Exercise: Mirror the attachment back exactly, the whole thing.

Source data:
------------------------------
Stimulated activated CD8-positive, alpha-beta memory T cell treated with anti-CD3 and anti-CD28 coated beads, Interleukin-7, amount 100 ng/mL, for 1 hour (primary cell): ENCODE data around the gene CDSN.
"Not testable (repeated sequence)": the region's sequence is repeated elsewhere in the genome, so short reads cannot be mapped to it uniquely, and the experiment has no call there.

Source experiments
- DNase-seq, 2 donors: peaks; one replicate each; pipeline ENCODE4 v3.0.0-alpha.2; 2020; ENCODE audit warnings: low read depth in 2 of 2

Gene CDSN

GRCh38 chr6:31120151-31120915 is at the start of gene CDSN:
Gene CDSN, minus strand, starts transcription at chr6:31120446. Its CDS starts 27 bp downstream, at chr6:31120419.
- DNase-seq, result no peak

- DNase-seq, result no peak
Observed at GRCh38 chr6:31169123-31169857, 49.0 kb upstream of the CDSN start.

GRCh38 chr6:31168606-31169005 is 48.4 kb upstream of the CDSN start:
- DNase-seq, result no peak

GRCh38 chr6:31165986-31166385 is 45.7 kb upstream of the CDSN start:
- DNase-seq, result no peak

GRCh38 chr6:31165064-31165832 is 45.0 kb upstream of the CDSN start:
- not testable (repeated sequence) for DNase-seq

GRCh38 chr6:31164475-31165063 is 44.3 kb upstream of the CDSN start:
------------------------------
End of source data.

Stimulated activated CD8-positive, alpha-beta memory T cell treated with anti-CD3 and anti-CD28 coated beads, Interleukin-7, amount 100 ng/mL, for 1 hour (primary cell): ENCODE data around the gene CDSN.
"Not testable (repeated sequence)": the region's sequence is repeated elsewhere in the genome, so short reads cannot be mapped to it uniquely, and the experiment has no call there.

Source experiments
- DNase-seq, 2 donors: peaks; one replicate each; pipeline ENCODE4 v3.0.0-alpha.2; 2020; ENCODE audit warnings: low read depth in 2 of 2

Gene CDSN

GRCh38 chr6:31120151-31120915 is at the start of gene CDSN:
Gene CDSN, minus strand, starts transcription at chr6:31120446. Its CDS starts 27 bp downstream, at chr6:31120419.
- DNase-seq, result no peak

- DNase-seq, result no peak
Observed at GRCh38 chr6:31169123-31169857, 49.0 kb upstream of the CDSN start.

GRCh38 chr6:31168606-31169005 is 48.4 kb upstream of the CDSN start:
- DNase-seq, result no peak

GRCh38 chr6:31165986-31166385 is 45.7 kb upstream of the CDSN start:
- DNase-seq, result no peak

GRCh38 chr6:31165064-31165832 is 45.0 kb upstream of the CDSN start:
- not testable (repeated sequence) for DNase-seq

GRCh38 chr6:31164475-31165063 is 44.3 kb upstream of the CDSN start: